The train headed up river and then we all piled off and headed for the walkway, with its’ sign warning you to stay on the walkway because
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Howard's turn to get soaked
of snakes – well we are in the jungle. It seemed as if we were walking miles out across the Iguazu River, maybe that was due to the heat or maybe we really were – Howard reckons it was only ½ mile, huh!

Suddenly we reached our destination and all I can say is WOW! We were standing right next to one side of the semicircle of waterfalls that make up the Devil’s Throat. In front of us was this thundering, boiling, mass of water hurling itself over the edge and disappearing into clouds of mist, it was incredible I have never seen anything like it! There were plenty of people there but the sight was just transfixing and until everyone started squealing when we got totally soaked by great volumes of spray I kind of forget. It really was spell binding and as we walked around the end walkway each view was just magnificent and beautiful. I guess this is why a lot of people think the Argentinian side is better, I just think it’s different.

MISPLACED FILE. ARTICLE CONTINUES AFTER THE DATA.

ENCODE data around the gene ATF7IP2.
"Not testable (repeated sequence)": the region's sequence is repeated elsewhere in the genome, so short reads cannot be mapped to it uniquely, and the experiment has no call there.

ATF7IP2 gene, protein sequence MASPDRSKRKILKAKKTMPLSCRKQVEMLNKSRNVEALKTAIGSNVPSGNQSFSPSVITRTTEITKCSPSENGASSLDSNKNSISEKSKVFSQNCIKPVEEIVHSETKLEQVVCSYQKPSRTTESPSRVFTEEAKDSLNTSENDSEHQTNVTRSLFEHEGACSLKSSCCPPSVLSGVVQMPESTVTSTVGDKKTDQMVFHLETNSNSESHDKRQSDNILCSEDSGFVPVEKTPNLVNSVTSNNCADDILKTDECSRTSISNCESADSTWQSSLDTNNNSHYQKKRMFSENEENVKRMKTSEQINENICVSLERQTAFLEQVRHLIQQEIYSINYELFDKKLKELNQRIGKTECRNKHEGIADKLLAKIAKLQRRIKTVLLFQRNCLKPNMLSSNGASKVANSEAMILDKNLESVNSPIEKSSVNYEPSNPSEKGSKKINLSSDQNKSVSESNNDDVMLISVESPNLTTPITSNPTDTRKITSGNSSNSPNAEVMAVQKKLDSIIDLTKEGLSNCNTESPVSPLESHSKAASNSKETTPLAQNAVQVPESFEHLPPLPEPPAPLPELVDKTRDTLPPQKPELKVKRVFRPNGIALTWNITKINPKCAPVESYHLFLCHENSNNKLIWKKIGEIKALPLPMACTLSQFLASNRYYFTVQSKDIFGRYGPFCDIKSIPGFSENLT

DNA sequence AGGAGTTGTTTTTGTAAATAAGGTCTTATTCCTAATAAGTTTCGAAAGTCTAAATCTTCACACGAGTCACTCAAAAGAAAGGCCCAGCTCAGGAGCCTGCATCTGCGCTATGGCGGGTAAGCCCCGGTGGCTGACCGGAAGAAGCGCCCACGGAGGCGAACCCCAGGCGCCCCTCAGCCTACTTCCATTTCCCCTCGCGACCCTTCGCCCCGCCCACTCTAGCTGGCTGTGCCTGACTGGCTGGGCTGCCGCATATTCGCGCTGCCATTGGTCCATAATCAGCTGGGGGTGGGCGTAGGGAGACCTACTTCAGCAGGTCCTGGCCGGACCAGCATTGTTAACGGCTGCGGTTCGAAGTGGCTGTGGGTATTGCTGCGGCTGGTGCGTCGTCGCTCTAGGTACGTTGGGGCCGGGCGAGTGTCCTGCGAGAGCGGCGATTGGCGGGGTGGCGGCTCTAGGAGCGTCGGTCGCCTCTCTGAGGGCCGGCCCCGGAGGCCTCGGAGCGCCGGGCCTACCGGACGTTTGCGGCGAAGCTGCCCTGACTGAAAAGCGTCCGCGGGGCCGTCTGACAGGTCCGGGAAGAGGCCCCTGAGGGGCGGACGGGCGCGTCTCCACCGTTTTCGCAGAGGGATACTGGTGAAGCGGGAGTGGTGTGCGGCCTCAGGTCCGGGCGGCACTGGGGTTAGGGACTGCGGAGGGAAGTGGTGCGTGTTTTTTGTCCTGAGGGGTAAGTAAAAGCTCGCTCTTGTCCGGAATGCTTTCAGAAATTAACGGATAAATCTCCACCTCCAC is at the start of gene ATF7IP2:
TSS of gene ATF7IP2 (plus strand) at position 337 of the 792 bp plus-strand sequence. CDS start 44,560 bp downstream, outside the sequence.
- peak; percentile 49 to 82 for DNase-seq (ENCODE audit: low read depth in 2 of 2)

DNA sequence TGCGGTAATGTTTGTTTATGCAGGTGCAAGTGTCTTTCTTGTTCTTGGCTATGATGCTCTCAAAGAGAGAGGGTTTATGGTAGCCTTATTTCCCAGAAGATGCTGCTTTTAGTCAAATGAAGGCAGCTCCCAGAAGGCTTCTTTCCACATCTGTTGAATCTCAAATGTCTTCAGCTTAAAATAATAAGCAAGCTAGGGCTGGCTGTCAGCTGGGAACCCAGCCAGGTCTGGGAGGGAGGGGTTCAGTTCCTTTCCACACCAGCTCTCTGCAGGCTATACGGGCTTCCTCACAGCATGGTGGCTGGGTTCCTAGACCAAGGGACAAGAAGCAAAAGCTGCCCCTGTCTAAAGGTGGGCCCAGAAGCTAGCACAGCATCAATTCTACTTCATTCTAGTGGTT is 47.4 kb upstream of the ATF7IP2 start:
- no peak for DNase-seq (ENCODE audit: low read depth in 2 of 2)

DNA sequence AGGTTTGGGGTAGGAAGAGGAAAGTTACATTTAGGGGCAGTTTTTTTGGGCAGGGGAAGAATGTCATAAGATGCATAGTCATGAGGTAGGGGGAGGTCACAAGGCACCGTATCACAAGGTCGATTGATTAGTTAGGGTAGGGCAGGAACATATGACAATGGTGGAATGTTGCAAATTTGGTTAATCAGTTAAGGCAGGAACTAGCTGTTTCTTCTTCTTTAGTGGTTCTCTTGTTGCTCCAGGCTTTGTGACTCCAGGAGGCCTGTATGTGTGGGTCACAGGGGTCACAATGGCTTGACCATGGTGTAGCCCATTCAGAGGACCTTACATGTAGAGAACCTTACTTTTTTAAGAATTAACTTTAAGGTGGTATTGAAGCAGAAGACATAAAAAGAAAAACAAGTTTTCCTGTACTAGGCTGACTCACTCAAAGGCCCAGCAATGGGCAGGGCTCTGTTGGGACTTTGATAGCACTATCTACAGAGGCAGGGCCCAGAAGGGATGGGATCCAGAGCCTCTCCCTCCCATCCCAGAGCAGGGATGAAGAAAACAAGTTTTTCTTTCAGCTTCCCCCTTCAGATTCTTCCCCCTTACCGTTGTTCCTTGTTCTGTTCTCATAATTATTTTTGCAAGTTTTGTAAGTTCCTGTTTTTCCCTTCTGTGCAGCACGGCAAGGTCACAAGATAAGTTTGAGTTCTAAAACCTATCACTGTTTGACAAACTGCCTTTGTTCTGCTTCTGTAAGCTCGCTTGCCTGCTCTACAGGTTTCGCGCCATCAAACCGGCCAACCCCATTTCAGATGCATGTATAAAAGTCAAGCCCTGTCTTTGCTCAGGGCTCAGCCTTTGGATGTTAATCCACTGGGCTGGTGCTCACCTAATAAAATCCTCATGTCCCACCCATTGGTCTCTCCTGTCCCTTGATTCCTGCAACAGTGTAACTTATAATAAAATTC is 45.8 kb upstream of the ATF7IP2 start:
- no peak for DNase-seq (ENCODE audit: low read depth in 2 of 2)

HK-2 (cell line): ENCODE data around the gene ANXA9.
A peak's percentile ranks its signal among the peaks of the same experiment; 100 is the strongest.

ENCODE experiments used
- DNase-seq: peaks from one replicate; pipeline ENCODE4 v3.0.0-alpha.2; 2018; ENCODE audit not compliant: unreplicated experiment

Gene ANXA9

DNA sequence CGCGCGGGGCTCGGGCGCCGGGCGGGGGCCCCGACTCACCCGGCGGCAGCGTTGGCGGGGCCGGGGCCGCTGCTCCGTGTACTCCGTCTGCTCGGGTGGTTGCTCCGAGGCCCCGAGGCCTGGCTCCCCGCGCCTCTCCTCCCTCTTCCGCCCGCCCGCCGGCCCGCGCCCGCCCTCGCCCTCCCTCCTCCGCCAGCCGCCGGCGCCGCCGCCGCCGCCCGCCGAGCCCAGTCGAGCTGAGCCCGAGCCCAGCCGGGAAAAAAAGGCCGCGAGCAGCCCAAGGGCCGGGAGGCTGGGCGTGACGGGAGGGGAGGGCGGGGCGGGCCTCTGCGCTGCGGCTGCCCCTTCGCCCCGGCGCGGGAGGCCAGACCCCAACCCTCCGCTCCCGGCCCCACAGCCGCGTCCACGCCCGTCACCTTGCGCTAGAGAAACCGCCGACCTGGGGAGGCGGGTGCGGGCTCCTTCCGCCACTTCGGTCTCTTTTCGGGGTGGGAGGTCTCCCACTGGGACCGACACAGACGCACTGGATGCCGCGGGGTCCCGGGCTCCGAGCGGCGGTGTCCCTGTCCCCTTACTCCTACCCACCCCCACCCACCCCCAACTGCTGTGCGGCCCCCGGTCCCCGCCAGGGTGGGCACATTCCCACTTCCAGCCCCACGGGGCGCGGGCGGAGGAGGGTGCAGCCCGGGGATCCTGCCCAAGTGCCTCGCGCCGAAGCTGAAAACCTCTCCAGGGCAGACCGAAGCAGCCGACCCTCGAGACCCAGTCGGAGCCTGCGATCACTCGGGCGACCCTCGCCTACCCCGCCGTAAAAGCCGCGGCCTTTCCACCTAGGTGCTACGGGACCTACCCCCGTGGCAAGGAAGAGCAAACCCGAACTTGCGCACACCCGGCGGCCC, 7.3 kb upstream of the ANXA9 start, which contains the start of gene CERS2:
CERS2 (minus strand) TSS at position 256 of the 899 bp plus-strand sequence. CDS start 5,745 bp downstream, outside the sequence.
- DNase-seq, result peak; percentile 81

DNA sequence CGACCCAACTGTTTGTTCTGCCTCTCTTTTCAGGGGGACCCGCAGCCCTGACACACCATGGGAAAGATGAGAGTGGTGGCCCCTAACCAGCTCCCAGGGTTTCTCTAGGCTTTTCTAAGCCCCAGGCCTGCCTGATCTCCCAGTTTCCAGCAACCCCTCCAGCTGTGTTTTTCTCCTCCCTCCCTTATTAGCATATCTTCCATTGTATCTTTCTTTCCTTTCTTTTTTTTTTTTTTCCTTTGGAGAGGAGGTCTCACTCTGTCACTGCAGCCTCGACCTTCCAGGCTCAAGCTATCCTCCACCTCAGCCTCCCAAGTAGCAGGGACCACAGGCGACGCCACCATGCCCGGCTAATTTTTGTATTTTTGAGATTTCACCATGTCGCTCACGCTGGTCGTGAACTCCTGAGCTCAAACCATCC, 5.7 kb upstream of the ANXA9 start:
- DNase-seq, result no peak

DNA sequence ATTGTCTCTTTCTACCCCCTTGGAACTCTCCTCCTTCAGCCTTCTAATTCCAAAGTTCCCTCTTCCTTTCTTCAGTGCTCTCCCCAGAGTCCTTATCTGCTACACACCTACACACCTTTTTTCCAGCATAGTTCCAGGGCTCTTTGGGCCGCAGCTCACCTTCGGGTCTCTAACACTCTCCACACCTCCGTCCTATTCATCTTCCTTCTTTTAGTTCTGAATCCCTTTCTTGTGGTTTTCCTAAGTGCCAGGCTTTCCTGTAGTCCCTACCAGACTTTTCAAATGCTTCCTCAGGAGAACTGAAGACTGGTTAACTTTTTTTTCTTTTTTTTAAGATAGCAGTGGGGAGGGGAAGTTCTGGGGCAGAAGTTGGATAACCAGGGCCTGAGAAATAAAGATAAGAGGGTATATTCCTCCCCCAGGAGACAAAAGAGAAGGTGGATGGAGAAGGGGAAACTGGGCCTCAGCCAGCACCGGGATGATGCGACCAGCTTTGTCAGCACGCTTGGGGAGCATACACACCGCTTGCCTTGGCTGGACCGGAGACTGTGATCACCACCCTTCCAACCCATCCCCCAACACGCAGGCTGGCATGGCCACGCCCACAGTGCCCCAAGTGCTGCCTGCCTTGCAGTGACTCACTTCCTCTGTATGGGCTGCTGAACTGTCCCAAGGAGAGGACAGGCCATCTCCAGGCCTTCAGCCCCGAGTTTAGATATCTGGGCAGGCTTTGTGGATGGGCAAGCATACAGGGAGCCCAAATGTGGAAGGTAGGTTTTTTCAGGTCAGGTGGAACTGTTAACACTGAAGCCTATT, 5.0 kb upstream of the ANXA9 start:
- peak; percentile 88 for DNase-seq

Having now seen the Falls from both sides I couldn’t choose between them, from Brazil you get the great vast panoramic views and a lot wetter – so more fun but Argentina has the up close with some of the waterfalls, the Devil’s Throat experience and all the butterflies. Both sides have the Matis sniffing out and chasing people with food. Both are awe inspiring and beautiful. So I guess I would say, when it comes down to it………


Getting the bus back to town was no problem and after the walk back to the hostel we just collapsed with a drink in the shade. I had a good chat with a young Argentinian girl who was on holiday from Buenos Aires. She was at college and spoke excellent English, when she found out we were from England she was over the moon as it is the country she dreams of visiting – snow and rain were a big draw for her, as are McFly ha ha!

Neither of us could face a great big meal again tea was a kebab from a takeaway type place and an ice cream!

Additional photos below
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Iguazu Falls Argentina

Back to the jungle

18th March 2013

Incredible Iguazu
I think there is even more water coming over than when we were there. I'm so glad the butterflies were still there but why only on the Brazilian side? Perhaps they don't speak portuguese!! Careful with your camera in Buenos Aires.
27th March 2013

I will stick to the Brazil side then....... lol xx